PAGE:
“Intellectual humility” — defined as open-mindedness and the awareness that our beliefs may be wrong — influences people’s decision-making abilities in politics, health, and other arenas, according to a new study.
The little researched personality trait is the opposite of intellectual arrogance or conceit, researchers from Duke University explain.
Intellectually humble people can have strong beliefs, but recognize their fallibility and are willing to be proven wrong on matters large and small, according to Mark Leary, a professor of psychology and neuroscience.
In a recent study, the Duke research team also found that the trait is nonpartisan. After measuring levels of the trait, they found essentially no difference between liberals and conservatives or between religious and nonreligious people.
“There are stereotypes about conservatives and religiously conservative people being less intellectually humble about their beliefs,” he said. “We didn’t find a shred of evidence to support that.”
The researchers conducted four separate studies to measure the trait and learn about how it functions.
In one study, participants read essays arguing for and against religion, and were then asked about each author’s personality. After reading an essay with which they disagreed, intellectually arrogant people gave the writer low scores in morality, honesty, competence, and warmth. By contrast, intellectually humble people were less likely to judge a writer’s character based on his or her views.
People who displayed intellectual humility also did a better job evaluating the quality of evidence — even in mundane matters, the researchers noted. For instance, when presented with arguments about the benefits of flossing, intellectually humble people correctly distinguished strong, fact-based arguments from weak ones, the study found.
The characteristic also affected people’s views on politicians who “flip-flop.”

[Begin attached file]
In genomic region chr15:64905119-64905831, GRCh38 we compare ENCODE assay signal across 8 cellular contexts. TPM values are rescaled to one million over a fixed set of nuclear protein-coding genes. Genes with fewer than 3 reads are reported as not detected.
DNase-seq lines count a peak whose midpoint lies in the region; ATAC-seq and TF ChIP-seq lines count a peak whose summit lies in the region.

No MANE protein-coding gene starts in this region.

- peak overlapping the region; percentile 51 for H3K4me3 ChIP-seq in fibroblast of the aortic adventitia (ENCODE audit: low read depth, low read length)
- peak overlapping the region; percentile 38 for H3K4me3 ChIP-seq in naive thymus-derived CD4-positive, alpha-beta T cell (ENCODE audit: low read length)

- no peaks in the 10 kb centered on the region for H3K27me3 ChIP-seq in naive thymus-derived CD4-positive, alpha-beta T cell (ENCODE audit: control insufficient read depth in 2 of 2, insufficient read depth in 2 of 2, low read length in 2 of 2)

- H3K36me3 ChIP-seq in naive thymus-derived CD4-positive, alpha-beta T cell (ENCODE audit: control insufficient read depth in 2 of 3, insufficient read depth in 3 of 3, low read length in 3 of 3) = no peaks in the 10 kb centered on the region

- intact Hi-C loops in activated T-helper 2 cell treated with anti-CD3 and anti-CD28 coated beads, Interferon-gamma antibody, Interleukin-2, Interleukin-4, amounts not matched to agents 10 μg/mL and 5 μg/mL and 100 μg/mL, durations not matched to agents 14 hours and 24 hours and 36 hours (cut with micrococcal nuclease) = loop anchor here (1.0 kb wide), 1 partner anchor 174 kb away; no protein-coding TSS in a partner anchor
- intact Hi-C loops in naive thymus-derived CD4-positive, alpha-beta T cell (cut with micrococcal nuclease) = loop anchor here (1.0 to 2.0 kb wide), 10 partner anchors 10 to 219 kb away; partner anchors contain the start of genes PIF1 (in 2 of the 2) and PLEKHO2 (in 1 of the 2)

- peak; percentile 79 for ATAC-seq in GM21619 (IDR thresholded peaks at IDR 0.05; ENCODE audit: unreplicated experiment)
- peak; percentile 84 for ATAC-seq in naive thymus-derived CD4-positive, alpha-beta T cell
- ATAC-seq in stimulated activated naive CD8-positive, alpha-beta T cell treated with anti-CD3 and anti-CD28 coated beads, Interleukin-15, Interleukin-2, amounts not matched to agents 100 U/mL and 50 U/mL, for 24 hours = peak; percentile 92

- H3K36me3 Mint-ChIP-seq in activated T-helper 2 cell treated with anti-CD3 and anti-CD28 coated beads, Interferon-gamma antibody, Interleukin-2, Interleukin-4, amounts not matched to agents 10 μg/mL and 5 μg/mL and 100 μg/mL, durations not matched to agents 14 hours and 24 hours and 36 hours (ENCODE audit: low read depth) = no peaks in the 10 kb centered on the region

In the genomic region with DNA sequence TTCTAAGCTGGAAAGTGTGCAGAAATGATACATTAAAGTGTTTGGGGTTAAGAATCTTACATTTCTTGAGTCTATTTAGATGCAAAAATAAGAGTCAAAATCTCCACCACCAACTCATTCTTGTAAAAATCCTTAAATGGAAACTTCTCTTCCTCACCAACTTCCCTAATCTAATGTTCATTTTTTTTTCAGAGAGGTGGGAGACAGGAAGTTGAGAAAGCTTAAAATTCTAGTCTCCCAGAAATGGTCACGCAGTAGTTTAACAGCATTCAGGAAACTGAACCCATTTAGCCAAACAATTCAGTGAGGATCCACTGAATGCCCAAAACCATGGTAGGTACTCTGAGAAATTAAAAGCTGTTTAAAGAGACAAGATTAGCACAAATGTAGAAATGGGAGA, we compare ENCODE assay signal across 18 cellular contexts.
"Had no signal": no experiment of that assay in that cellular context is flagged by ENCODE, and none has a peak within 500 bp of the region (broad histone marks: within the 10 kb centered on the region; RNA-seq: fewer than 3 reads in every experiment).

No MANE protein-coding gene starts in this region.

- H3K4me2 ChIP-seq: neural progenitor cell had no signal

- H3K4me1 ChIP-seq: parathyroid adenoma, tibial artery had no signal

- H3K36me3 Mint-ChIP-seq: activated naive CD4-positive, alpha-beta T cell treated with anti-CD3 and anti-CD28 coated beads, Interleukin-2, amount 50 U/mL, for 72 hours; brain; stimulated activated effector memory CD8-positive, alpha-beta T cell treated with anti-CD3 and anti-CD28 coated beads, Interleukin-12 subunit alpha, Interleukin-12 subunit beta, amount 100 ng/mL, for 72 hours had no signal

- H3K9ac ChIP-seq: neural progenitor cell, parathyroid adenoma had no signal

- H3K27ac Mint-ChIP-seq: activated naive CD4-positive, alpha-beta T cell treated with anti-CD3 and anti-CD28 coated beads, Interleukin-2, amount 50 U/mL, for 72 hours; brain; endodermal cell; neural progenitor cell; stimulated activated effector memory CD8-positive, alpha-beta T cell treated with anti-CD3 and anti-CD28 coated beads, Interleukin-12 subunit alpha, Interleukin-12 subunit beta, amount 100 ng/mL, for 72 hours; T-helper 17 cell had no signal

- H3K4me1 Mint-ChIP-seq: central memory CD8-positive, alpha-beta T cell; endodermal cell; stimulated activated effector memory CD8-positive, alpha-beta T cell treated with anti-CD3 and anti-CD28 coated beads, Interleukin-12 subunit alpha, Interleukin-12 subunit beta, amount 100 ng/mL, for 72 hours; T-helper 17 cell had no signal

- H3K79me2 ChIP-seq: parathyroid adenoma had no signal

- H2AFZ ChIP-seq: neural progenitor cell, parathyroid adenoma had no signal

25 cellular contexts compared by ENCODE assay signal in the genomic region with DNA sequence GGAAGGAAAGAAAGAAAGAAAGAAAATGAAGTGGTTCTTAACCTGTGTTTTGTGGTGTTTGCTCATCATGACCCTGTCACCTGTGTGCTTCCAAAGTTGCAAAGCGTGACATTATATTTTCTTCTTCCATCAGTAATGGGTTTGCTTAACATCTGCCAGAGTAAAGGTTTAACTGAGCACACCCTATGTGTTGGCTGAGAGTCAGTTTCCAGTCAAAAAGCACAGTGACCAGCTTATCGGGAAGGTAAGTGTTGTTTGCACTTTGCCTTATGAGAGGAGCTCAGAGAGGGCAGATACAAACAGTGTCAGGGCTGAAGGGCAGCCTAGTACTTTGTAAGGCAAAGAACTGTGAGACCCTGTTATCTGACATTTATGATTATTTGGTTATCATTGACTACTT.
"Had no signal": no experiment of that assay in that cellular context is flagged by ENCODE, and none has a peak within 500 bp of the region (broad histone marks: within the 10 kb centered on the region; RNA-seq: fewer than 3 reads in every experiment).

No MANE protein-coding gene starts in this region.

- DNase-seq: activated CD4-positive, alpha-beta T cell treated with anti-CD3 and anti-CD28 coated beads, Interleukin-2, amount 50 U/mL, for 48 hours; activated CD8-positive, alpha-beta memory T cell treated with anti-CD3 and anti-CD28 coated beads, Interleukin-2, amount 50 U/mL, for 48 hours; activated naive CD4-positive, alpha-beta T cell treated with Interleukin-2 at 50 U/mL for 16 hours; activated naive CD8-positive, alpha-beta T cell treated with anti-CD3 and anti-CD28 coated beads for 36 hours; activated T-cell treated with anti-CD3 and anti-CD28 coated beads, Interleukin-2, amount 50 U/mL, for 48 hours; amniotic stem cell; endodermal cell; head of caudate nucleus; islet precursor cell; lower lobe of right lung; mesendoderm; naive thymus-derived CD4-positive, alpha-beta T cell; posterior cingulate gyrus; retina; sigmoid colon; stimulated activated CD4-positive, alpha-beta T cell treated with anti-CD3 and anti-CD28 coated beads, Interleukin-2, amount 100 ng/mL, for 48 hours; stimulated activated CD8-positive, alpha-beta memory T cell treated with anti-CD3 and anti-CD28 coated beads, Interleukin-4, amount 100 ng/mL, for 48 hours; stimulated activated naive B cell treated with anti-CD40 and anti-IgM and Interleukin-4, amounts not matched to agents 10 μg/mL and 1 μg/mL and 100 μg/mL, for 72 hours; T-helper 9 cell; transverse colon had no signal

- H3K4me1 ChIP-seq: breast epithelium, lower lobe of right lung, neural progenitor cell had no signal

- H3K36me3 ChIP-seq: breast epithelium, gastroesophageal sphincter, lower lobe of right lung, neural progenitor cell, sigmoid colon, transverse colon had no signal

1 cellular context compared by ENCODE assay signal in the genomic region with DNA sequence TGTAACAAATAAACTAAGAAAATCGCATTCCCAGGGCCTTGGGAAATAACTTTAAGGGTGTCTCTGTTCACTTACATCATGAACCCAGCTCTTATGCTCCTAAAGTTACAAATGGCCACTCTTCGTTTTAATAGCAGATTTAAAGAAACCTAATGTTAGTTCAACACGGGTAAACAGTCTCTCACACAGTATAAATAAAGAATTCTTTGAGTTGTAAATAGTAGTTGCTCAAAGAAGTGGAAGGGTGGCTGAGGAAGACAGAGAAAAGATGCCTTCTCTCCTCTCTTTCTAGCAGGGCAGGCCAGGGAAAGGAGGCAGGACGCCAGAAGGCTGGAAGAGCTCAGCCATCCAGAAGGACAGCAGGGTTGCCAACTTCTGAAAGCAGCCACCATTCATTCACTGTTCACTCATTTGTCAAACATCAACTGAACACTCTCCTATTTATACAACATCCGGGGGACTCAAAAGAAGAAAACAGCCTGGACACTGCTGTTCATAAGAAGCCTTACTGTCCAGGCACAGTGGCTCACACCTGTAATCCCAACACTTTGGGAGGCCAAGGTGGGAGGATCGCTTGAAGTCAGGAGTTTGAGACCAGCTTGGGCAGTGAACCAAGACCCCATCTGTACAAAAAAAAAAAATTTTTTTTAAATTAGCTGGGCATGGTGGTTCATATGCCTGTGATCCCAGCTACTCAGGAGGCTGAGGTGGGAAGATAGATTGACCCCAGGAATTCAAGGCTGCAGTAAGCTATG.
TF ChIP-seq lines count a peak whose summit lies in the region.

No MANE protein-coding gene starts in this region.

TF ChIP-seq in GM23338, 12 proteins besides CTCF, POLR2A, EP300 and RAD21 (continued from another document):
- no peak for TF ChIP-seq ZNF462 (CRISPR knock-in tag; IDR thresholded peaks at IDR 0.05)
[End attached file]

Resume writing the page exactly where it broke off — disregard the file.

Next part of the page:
Intellectually humble Republicans were more likely than other Republicans to say that they would vote for a politician whose position on an issue changed over time, due to new evidence. They were also less likely to criticize that politician for “flip-flopping.”
There was less variability among Democrats: Democrats, whether intellectually arrogant or humble, were generally less likely to criticize a politician for changing his mind.
According to Leary, intellectual humility bears further examination.
“If you think about what’s been wrong in Washington for a long time, it’s a whole lot of people who are very intellectually arrogant about the positions they have, on both sides of the aisle,” Leary said.
“But even in interpersonal relationships, the minor squabbles we have with our friends, lovers, and coworkers are often about relatively trivial things where we are convinced that our view of the world is correct and their view is wrong.”
The quality has potential benefits in the business world, as well, he said.
“If you’re sitting around a table at a meeting and the boss is very low in intellectual humility, he or she isn’t going to listen to other people’s suggestions,” Leary said. “Yet we know that good leadership requires broadness of perspective and taking as many perspectives into account as possible.”
The researchers suggest that intellectual humility is a quality that could be encouraged and taught — and some of their colleagues hope to do just that. Leary’s team worked in collaboration with other psychologists and philosophers to refine their studies. One of those philosophers helped launch a charter school in California, the Intellectual Virtues Academy of Long Beach, aimed at promoting qualities such as intellectual humility.
Leary applauds the effort.
“Not being afraid of being wrong — that’s a value, and I think it is a value we could promote,” he said. “I think if everyone was a bit more intellectually humble we’d all get along better. We’d be less frustrated with each other.”
The study was published in the Personality and Social Psychology Bulletin.